Julius Caesar Denarius from Wishanger hoard
Price: on request
Gaius Julius Caesar
October 49 - March 15 44 B.C.
Diameter: 20 mm
Military mint traveling with Caesar in Gaul, April - August 49 B.C.
Elephant advancing right, trampling on horned serpent
Simpulum, Aspergillum, Securis, Apex (emblems of the pontificate).
Very fine preserved considering the fact that the coin was in circulation for over 150 years.
The coins from the Wishanger hoard are a very impressive direct proof for the partially extremely long circulation of Roman republican and early imperial coins.
Crawford 443/1; CRI 9; Sydenham 1006; BMCRR Gaul 27; RSC 49.
In March 2021, a metal detectorist found a small Roman treasure in Wishanger, East Hampshire. Over an area of some 7 to 10 meters, there were dispersed 38 Roman denarii, 10 sestertii, a fibula and pottery sherds. The find was reported under the Portable Antiquities Scheme as well as under the Treasure Act, and thereafter returned to the finder.
The find includes coins from three distinct periods: 22 denarii of the Republic and early Empire, 16 denarii of the immediate post Civil War period from 69-102 A.D. and 11 post 150 A.D. bronzes.
It is well known that coins of the Republic and early Empire circulated for very long periods and they were treasured for their reliable and good silver content. The coins from the Wishanger hoard are a very impressive proof, since the denarii in this find are spanning a period from around 138 B.C. to 102 A.D. Most likely, the denarii represent the savings of a householder occupying a small rural homestead. The 10 bronze sestertii are not likely to have been connected with the denarii, being from a substantially later period and all show severe circulation wear, such that they were losses from a later period.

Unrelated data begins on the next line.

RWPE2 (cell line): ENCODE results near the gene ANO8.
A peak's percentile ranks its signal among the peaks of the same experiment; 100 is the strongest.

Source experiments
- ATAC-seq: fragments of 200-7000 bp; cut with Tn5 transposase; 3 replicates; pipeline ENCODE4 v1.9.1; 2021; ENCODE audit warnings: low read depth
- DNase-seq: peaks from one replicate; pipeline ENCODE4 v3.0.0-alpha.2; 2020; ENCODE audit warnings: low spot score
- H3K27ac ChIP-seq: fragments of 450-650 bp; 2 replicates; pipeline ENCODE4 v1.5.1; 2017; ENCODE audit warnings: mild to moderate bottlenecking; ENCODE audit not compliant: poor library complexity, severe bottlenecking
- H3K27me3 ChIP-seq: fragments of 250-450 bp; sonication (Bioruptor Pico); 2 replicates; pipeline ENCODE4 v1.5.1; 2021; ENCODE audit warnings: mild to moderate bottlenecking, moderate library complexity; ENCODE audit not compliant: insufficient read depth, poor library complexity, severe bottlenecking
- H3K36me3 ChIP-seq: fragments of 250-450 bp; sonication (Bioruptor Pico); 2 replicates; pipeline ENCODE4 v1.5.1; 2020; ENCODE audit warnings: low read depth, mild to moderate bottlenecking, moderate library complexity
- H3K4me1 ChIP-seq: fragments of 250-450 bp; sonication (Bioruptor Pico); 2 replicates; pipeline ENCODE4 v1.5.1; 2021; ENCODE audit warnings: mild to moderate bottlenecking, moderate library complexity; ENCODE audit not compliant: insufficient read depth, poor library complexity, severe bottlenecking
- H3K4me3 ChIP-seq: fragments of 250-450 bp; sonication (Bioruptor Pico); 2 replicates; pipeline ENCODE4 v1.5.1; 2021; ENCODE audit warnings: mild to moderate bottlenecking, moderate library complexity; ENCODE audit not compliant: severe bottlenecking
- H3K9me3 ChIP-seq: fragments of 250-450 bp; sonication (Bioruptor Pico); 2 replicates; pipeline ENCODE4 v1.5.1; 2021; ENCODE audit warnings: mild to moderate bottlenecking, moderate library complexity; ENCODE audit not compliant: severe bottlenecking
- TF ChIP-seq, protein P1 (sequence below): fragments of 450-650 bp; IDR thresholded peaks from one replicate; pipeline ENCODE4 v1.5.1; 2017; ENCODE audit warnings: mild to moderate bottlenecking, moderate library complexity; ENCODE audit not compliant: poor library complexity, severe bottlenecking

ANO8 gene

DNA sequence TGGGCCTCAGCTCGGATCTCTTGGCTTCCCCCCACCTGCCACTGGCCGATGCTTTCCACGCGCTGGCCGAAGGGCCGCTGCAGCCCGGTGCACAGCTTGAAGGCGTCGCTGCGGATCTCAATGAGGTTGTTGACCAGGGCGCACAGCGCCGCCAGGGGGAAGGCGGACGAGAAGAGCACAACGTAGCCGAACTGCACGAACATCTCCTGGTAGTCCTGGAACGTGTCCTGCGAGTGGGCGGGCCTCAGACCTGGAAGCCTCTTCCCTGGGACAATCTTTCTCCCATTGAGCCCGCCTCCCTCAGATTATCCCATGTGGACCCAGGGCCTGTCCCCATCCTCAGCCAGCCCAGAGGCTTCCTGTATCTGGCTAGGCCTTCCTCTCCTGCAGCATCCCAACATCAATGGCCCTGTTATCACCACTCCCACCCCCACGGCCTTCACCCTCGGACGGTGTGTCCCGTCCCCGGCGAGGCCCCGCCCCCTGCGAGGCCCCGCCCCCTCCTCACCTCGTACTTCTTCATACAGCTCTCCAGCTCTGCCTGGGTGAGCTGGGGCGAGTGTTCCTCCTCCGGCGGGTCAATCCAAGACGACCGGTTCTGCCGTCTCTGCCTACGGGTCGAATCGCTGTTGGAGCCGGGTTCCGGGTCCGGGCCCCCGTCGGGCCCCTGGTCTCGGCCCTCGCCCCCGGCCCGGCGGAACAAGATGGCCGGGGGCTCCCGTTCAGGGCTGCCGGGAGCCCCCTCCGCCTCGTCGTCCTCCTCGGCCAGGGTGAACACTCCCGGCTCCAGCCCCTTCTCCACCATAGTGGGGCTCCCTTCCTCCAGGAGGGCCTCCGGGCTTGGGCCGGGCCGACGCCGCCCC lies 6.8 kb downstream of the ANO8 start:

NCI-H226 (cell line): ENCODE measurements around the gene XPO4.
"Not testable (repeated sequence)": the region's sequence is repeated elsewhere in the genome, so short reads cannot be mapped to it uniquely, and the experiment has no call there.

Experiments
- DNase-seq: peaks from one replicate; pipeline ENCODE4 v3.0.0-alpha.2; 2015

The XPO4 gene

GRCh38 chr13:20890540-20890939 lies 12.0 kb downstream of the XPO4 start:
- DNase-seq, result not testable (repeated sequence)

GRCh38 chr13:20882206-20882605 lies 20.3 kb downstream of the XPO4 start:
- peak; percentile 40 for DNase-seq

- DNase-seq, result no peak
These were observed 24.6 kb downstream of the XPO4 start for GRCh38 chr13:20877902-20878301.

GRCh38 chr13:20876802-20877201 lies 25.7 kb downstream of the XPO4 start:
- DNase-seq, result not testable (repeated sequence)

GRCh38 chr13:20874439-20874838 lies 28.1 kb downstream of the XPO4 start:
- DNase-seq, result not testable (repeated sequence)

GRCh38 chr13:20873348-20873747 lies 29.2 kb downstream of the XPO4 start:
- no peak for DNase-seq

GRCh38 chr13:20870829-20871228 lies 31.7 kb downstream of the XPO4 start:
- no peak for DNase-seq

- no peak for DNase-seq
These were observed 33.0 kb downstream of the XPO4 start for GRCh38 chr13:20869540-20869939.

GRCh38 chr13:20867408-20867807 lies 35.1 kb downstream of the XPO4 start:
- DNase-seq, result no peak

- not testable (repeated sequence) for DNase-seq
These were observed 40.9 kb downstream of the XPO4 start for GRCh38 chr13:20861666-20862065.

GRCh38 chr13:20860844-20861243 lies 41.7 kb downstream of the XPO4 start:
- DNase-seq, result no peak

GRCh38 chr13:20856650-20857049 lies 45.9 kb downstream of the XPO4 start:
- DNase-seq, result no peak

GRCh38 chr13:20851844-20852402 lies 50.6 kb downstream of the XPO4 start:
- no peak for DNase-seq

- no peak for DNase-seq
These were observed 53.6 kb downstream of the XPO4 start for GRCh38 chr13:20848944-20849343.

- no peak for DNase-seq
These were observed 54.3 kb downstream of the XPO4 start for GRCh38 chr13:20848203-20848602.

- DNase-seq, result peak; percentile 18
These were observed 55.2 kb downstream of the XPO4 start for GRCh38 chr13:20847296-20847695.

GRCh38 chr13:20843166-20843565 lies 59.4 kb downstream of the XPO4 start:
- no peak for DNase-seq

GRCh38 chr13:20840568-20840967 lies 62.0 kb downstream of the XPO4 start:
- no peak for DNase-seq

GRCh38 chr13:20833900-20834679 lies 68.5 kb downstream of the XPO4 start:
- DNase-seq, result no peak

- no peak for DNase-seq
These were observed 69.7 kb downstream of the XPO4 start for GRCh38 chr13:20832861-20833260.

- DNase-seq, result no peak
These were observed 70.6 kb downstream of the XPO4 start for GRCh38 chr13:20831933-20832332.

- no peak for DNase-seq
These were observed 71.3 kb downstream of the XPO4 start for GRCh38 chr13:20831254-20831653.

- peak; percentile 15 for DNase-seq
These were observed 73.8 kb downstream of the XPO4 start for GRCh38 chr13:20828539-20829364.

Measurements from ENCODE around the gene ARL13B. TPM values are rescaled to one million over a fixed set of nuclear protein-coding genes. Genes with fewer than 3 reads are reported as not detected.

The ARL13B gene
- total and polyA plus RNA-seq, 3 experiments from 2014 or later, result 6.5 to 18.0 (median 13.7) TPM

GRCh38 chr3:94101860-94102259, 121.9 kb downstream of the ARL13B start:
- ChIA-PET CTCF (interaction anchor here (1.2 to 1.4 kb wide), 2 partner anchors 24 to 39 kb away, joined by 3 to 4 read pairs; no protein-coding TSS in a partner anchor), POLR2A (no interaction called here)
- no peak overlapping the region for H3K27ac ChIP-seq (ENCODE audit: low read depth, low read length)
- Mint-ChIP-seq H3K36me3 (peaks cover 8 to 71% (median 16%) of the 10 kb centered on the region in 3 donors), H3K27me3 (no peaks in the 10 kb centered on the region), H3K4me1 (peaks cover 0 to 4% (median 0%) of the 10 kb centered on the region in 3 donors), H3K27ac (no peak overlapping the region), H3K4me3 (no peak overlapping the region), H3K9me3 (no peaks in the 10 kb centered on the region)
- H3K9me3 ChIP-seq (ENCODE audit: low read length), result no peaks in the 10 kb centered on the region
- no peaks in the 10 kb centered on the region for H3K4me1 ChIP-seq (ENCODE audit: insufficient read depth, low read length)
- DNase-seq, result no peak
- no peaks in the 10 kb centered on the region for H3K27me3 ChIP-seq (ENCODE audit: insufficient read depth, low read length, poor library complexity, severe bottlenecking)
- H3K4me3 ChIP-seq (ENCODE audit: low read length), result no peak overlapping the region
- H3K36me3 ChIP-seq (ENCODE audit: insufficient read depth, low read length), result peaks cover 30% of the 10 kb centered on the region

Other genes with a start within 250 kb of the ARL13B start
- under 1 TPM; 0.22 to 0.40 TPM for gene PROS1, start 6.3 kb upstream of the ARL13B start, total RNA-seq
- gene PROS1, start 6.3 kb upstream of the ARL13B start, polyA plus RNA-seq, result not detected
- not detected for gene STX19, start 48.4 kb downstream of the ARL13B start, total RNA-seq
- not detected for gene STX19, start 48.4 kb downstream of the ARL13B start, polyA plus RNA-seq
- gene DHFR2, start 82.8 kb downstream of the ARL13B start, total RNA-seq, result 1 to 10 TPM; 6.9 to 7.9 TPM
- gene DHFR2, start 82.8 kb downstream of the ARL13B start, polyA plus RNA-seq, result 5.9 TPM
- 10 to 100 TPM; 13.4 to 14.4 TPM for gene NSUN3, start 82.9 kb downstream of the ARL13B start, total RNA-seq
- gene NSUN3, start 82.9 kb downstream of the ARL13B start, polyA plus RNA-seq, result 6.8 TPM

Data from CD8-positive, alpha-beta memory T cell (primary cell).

The treasure consisted of the following coins:
Repubican moneyers: 9x
Julius Caesar: 2x
Gnaeus Pompeius: 1x
Marcus Antonius: 5x
Flavian, uncertain: 1x
Sestertii: Faustina II. (1x), Lucius Verus or Marcus Aurelius (1x), Lucilla (1x), unidentifiable (7x)
Acquired 2022 at a British auction house. Found March 16, 2022, in Wishanger, East Hampshire, UK. The find was reported by the finder to the authorities and registered at the Portable Antiquities Scheme under the reference SUR-1B6543, and reported under the the Treasure Act, reference 2021 T163 registriert. An export permit was issued by the British authorities.
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